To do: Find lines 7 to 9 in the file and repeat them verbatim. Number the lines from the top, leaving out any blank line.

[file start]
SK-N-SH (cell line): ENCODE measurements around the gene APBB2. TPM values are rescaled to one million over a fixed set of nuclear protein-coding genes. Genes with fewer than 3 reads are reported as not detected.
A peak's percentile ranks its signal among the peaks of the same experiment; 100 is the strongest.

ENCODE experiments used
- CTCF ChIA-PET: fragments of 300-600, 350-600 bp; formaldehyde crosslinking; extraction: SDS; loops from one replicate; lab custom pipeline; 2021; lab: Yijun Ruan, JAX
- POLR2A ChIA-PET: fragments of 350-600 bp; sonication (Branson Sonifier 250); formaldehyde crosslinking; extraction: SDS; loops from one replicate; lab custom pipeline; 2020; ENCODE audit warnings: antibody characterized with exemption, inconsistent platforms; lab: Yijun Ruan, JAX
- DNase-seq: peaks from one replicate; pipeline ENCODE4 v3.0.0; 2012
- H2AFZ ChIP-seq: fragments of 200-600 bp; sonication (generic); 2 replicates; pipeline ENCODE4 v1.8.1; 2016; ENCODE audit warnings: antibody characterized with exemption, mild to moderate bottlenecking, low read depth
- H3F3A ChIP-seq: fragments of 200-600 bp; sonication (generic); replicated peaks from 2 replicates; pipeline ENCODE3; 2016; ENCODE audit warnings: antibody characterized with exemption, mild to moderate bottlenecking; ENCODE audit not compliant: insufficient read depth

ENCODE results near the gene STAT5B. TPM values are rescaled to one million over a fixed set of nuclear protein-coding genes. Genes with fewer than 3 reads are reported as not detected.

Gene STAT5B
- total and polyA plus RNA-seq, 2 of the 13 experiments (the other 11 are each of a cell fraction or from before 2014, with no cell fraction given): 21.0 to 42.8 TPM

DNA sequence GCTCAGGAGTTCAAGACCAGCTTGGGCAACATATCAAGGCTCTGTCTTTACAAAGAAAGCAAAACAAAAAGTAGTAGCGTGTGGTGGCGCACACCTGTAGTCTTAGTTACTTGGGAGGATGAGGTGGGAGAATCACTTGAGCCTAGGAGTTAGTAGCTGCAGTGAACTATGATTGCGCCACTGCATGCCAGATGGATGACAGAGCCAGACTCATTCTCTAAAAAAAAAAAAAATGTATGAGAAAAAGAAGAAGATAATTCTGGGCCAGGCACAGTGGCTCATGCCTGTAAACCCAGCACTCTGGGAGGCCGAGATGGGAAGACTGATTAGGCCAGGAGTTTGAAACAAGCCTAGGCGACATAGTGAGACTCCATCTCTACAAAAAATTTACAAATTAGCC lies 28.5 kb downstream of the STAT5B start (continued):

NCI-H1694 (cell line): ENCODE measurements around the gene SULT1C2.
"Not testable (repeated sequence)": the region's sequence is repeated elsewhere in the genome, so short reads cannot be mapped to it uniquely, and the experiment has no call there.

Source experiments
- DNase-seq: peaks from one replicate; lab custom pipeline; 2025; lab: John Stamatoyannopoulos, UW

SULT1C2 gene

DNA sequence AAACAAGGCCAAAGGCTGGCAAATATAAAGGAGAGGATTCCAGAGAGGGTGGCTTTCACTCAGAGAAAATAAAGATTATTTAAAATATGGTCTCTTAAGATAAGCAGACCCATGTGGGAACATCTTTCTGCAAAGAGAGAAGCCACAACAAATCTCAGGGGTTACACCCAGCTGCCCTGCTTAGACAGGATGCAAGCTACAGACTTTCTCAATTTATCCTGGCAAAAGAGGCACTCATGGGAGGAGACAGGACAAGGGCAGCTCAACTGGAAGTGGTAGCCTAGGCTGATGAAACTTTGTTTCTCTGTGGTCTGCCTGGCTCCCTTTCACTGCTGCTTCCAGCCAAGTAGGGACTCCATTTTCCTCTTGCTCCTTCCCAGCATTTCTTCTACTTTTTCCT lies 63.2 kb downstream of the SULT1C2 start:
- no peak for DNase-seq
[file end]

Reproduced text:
- H2AFZ ChIP-seq: fragments of 200-600 bp; sonication (generic); 2 replicates; pipeline ENCODE4 v1.8.1; 2016; ENCODE audit warnings: antibody characterized with exemption, mild to moderate bottlenecking, low read depth
- H3F3A ChIP-seq: fragments of 200-600 bp; sonication (generic); replicated peaks from 2 replicates; pipeline ENCODE3; 2016; ENCODE audit warnings: antibody characterized with exemption, mild to moderate bottlenecking; ENCODE audit not compliant: insufficient read depth

ENCODE results near the gene STAT5B. TPM values are rescaled to one million over a fixed set of nuclear protein-coding genes. Genes with fewer than 3 reads are reported as not detected.